Manuel A. Torres-Salichs MD,FACS Surgical Oncology, Breast Surgeon

Edileidis Tarrio, ARNP-BC, OCN





Exercise and Breast Cancer

It is important for breast cancer survivors to understand the positive implications of diet and lifestyle modifications to improve the quality of life and survival. We know the proven benefits of a healthy diet and routine exercises can lower the risk of cardiovascular diseases and its mortality. Exercise helps reduce the chances of heart disease, high blood pressure, osteoporosis, and diabetes. Physical activity keeps the body strong and helps to prevent memory loss. Physical activity has been shown to improve mood, body image, and self esteem in women with breast cancer.

Recent studies have shown that in breast cancer survivors with lymphedema, slowly progressive exercise and weight lifting had no significant effect on limb swelling and resulted in a decrease incidence of exacerbation of lymphedema, reduced symptoms, and increased strength. Exercise lowers the incidence of cardiovascular diseases, osteoporosis and diabetes.

Exercise and Breast Cancer Survival

What about the benefits in women who have already had breast cancer? A limited number of studies have been conducted looking at their effect on survival of breast cancer patients. Some studies suggest that exercise can reduce the risk of breast cancer in women, and experts believe this is because exercise lowers a woman's ongoing exposure to estrogen, which is believed to contribute to cancer growth. While some studies have found a positive relationship between exercise and breast cancer, others have found no relationship at all. A research from the Nurses Health Study found that women who walked 3 to 5 hours per week at an average pace, or did an equivalent amount of exercise were 50% less likely to die from breast cancer than sedentary women. The exact reason is not known but exercise could lower the levels of certain hormones, thereby suppressing cancer growth and recurrence. Exercise can also assist in the recovery process for women who undergo a mastectomy. Stretching and working with weights can rebuild any muscle strength lost due to surgery, improve flexibility and range of motion, and may increase a patient's overall sense of well-being.

Either way, exercise is important for staying healthy and, when it comes to recovering from breast cancer, that's when exercise really becomes important.

Exercise is not a replacement for standard breast cancer treatment. Exercise is an additional way to ensure a long-term health. A woman has little to lose and much to gain from exercise after a breast cancer diagnosis.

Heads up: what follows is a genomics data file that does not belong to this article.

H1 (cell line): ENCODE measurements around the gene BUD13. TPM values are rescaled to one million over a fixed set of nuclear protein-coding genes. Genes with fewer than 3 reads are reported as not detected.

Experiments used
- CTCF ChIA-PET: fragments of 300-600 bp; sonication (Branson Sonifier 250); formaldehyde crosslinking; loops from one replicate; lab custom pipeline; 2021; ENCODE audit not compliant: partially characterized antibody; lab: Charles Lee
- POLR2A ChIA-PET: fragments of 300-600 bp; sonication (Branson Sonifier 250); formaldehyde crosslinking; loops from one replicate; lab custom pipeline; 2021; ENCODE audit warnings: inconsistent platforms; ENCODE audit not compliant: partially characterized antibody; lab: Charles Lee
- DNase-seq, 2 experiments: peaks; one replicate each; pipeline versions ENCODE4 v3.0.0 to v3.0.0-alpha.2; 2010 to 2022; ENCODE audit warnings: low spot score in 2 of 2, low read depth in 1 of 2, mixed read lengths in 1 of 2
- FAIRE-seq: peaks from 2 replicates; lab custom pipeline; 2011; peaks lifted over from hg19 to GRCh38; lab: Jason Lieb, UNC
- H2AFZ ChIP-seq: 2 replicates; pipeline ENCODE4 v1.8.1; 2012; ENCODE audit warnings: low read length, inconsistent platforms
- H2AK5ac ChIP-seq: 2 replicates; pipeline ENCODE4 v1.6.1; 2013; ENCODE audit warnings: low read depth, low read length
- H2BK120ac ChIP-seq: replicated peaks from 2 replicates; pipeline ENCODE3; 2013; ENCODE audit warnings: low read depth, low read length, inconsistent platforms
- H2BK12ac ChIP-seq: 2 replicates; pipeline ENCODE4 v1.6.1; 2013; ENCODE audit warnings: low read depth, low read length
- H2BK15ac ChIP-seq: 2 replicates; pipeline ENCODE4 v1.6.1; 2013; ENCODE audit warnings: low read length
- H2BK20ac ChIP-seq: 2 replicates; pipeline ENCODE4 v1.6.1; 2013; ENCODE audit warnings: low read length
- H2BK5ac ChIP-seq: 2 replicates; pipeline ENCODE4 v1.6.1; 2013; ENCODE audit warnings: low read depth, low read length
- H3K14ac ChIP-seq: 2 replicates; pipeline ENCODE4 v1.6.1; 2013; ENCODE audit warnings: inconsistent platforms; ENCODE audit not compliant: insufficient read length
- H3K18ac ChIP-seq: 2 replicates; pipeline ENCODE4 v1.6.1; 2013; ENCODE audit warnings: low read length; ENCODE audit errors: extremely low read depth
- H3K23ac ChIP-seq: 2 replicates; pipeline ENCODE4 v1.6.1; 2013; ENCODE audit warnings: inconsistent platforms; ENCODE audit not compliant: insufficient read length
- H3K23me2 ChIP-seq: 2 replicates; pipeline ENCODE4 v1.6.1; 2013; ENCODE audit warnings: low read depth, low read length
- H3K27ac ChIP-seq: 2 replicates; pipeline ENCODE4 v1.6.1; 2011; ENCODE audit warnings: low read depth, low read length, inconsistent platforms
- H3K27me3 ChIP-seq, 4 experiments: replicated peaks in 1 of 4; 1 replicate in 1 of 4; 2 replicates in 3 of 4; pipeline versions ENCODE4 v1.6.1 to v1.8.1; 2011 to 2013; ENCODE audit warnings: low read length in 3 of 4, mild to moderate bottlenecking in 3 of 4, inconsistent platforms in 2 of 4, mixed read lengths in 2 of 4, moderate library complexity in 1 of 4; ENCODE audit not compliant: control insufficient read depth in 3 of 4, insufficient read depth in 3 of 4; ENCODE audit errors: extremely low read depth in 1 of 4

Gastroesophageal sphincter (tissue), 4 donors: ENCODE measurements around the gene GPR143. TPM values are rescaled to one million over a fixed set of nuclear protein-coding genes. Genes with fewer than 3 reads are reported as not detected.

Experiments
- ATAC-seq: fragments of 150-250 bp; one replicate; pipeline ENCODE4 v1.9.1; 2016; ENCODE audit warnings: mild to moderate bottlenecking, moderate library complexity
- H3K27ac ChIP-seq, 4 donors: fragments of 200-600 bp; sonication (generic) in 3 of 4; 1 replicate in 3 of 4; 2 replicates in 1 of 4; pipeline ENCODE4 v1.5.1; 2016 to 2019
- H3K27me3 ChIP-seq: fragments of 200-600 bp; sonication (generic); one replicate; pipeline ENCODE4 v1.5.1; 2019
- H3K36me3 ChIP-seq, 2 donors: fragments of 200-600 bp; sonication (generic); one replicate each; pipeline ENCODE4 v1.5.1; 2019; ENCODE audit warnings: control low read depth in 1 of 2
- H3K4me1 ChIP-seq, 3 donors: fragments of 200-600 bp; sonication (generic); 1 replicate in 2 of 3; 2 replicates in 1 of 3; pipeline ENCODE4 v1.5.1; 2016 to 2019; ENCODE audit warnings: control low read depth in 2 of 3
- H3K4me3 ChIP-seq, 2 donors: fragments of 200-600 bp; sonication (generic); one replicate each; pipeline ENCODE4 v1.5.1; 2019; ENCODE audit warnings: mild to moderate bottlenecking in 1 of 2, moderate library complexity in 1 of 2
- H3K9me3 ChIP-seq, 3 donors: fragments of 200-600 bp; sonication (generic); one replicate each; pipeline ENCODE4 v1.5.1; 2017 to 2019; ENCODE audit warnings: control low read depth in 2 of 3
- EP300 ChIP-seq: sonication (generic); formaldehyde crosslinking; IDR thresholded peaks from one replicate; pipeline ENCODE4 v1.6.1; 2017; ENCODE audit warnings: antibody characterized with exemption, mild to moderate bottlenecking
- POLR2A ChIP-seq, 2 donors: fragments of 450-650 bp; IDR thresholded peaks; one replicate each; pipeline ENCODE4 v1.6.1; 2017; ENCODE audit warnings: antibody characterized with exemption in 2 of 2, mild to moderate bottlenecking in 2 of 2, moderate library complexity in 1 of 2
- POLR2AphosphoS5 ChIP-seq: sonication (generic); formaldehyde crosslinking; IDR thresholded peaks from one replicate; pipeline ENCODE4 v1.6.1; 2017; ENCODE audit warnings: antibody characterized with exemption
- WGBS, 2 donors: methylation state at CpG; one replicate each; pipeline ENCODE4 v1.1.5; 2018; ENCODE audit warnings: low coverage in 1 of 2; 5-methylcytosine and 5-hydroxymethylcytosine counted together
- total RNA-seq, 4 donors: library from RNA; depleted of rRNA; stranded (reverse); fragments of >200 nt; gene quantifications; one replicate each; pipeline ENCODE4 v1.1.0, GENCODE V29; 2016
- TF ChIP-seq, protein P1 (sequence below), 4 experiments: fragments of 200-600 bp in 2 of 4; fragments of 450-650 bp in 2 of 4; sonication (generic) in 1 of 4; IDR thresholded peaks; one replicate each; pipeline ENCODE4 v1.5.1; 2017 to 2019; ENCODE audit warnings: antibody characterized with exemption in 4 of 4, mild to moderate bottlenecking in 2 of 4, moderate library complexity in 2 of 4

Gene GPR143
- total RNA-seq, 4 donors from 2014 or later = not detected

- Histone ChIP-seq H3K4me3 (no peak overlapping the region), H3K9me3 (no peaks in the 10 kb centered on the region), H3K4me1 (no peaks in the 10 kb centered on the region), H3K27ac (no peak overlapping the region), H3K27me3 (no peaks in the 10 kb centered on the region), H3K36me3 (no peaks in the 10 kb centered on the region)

Some Benefits of Exercising Include:

  Overall exercise has a positive effect on physical and psychological functioning of cancer patients while in treatment
  Increased functional capacity
  Decreased body fat
  Decrease nausea and fatigue
  Improve natural defense mechanisms
  Improve sense of control
  Improved mood
  Improved self-esteem improved quality of life

Types of Exercises

The U.S. Surgeon General recommends that everyone participate in moderate physical activity for at least 30 minutes, 5 days a week. It is important to choose a type of exercise that you will enjoy and stick with. These include:

• Aerobics
• Bicycle ergometer
• Biking
• Jogging
• Kayaking
• Paddling
• Pilates
• Rowing
• Rowing ergometer
• Step aerobics
• Swimming
• Tai chi
• Walking
• Water aerobics
• Weight lifting
• Yoga


Yoga is a calming exercise that strengthens and tones the body without raising the heart rate. It has been shown to improve the mood and sense of wellbeing of its practitioners. It involves a series of postures and synchronized breathing that improves circulation, detoxifies muscles, and organs. Improved circulation relieves joint pain and removes toxins from the body. Through the practice of yoga, the body becomes healthy, light and strong. This results in a calm mind.
The inciting process for breast cancer has yet to be defined. It is clear that certain controllable behaviors may be the trigger mechanisms, and changes in lifestyle may be one's best protection from becoming another victim of some very preventable diseases.

The practice of yoga energizes the body, mind and spirit. Yoga incorporates meditation, relaxation, controlled breathing, stretching, and physical movements. Gentle stretches improve range of motion and aids in diminishing the effects and discomfort of scar tissue. Breast cancer survivors who practice gentle and restorative yoga tend to enjoy better health. They experience improvement in sleep quality, reduction in fatigue and better quality of life.